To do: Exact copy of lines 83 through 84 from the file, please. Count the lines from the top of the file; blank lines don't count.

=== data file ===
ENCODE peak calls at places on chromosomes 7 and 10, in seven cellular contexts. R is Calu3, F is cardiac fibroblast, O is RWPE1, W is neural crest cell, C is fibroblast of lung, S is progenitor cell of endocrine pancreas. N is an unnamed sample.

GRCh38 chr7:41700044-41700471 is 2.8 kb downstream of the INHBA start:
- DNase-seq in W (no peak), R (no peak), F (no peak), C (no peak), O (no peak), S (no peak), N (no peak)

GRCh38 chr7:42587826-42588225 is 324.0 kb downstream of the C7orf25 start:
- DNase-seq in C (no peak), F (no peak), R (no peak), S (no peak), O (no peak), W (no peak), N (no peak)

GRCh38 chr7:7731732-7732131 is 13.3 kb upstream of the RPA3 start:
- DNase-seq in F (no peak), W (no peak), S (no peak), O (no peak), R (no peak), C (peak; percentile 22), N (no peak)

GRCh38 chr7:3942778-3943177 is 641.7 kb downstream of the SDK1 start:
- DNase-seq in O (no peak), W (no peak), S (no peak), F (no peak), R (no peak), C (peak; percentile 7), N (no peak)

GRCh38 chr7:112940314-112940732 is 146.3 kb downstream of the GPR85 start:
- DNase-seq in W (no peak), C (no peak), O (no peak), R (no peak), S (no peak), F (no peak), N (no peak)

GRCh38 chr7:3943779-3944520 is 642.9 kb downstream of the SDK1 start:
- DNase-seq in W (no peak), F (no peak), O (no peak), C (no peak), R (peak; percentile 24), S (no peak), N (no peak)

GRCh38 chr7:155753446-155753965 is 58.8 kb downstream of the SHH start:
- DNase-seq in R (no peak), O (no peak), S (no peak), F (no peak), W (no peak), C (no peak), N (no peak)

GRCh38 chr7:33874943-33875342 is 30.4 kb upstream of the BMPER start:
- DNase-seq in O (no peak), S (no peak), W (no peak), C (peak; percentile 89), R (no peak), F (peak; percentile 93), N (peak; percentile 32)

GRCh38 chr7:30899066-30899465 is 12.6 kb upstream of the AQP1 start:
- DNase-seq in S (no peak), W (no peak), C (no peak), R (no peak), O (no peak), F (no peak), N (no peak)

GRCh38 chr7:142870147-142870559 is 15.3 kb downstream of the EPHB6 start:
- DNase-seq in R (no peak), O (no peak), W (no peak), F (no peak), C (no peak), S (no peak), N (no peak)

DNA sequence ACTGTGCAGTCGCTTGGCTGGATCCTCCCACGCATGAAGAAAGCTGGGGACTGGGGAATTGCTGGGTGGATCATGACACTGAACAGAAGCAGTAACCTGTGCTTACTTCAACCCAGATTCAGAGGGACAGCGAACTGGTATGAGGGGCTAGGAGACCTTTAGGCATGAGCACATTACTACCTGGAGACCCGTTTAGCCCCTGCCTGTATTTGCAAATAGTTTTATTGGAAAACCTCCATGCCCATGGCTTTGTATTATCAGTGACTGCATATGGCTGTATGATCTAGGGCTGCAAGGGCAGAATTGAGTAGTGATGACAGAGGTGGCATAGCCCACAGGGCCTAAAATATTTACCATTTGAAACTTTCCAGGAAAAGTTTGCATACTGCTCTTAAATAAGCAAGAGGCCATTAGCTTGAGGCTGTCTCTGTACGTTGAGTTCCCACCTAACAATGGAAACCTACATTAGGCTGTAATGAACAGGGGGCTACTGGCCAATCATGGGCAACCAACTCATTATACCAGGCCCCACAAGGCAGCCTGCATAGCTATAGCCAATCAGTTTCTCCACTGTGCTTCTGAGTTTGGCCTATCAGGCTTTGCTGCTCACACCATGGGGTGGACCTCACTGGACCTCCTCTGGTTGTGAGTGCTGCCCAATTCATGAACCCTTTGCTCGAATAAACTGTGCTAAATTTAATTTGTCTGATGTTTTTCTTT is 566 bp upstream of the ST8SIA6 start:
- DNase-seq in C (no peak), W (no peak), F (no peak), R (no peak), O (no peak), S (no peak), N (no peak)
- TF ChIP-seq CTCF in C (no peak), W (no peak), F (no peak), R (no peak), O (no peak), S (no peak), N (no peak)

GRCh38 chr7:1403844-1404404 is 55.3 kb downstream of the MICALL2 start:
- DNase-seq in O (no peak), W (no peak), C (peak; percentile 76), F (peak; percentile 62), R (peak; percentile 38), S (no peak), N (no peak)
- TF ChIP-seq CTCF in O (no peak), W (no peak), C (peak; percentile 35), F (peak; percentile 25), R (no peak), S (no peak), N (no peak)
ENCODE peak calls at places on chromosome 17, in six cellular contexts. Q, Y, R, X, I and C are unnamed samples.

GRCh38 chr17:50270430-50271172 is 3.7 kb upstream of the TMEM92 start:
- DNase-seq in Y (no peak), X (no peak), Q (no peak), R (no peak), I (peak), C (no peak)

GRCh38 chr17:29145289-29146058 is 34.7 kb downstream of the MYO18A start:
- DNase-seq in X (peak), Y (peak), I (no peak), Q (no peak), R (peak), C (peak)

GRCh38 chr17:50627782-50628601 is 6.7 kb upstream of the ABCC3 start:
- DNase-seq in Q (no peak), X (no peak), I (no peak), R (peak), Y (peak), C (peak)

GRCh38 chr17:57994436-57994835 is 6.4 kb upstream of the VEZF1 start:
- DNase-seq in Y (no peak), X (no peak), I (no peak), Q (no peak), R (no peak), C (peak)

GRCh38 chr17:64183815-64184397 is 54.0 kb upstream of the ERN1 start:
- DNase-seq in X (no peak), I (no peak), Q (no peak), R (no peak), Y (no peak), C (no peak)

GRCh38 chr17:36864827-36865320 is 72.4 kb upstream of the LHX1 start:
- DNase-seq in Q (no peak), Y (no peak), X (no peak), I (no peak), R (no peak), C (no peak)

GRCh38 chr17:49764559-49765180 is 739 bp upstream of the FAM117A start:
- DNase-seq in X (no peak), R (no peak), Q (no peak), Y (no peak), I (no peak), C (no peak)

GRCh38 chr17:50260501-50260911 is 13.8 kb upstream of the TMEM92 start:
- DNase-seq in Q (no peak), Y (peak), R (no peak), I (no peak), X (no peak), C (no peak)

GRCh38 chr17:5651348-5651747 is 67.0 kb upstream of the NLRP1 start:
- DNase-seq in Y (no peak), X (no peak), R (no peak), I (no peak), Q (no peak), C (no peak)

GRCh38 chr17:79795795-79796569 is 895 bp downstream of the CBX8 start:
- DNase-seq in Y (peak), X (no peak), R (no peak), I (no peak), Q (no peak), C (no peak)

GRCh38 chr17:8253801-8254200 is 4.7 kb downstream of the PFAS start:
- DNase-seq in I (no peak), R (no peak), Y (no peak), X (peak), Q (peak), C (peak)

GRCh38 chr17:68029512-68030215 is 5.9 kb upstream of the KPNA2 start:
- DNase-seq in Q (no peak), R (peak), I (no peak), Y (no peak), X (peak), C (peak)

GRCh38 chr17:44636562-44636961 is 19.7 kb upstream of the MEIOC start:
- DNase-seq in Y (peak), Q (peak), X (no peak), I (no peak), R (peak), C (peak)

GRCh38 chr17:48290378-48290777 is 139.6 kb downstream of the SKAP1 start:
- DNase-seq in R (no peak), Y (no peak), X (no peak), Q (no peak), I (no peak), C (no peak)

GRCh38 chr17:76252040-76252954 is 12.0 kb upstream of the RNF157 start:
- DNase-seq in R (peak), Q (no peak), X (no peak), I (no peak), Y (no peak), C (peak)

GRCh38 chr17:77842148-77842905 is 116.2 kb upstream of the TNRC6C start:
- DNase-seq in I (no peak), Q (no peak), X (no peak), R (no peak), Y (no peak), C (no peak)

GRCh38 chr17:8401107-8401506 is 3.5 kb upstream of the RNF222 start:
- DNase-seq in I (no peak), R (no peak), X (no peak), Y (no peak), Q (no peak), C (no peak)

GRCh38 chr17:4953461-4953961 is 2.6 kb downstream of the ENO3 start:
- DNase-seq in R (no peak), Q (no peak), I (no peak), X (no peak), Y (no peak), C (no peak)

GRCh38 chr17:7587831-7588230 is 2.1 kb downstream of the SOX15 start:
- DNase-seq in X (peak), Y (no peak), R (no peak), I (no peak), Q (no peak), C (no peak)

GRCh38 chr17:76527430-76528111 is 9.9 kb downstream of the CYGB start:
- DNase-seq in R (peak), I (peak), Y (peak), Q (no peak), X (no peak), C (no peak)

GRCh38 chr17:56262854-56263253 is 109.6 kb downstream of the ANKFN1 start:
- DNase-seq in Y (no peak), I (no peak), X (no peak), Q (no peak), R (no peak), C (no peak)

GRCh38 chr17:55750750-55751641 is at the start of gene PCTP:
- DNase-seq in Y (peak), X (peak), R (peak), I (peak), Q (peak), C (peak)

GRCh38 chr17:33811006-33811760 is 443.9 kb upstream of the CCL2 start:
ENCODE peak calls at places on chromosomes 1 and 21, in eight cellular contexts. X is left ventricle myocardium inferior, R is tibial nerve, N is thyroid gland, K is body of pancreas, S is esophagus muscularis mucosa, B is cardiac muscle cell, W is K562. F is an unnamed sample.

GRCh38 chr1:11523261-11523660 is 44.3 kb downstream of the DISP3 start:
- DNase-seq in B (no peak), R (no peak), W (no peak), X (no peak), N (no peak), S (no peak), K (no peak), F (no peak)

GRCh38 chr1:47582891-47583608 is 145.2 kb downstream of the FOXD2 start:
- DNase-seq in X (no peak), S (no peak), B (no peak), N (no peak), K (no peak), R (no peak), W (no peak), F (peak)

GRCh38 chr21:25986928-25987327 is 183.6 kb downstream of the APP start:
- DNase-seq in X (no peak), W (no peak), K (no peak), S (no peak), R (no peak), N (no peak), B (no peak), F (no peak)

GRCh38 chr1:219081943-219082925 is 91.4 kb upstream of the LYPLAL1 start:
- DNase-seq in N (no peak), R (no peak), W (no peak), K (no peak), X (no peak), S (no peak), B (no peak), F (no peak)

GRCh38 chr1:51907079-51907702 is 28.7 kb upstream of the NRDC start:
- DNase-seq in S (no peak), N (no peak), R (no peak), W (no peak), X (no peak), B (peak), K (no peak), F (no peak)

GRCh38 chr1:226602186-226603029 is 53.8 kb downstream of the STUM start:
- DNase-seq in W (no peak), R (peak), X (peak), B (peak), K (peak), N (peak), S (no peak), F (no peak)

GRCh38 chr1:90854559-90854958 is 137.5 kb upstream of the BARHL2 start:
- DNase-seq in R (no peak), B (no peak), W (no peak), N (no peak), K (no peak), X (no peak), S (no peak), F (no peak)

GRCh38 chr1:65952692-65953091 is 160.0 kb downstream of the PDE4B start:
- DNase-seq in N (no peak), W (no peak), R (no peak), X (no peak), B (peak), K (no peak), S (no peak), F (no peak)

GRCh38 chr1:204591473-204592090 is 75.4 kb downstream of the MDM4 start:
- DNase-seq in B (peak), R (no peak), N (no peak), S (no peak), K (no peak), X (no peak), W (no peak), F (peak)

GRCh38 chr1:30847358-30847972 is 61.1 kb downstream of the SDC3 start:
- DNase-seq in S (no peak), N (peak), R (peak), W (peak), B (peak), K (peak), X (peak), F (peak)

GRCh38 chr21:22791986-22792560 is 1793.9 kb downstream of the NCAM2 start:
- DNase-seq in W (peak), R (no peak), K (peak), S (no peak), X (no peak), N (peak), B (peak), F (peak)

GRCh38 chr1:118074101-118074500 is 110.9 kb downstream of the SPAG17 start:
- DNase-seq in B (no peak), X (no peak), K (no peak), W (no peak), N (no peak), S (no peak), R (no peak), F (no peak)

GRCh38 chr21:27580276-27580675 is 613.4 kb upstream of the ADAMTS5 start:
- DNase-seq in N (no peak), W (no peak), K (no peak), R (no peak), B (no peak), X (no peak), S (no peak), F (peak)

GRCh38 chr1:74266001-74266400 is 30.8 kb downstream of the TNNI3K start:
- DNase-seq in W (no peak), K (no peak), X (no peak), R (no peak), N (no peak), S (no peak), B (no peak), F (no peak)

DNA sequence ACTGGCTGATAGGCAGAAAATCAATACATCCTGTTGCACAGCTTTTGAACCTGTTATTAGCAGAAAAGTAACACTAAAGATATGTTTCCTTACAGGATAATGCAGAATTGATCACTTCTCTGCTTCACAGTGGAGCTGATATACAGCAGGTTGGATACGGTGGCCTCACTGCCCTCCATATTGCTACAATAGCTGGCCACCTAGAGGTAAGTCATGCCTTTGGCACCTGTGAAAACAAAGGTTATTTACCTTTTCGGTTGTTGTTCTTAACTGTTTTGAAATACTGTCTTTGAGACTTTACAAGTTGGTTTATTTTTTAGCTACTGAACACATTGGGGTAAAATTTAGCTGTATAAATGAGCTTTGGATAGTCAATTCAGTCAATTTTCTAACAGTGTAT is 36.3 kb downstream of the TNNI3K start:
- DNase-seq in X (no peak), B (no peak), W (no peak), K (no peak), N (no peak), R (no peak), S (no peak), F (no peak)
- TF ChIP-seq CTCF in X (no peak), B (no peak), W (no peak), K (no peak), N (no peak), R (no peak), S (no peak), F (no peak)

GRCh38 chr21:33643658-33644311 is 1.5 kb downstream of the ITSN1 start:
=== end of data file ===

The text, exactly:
GRCh38 chr1:51907079-51907702 is 28.7 kb upstream of the NRDC start:
- DNase-seq in S (no peak), N (no peak), R (no peak), W (no peak), X (no peak), B (peak), K (no peak), F (no peak)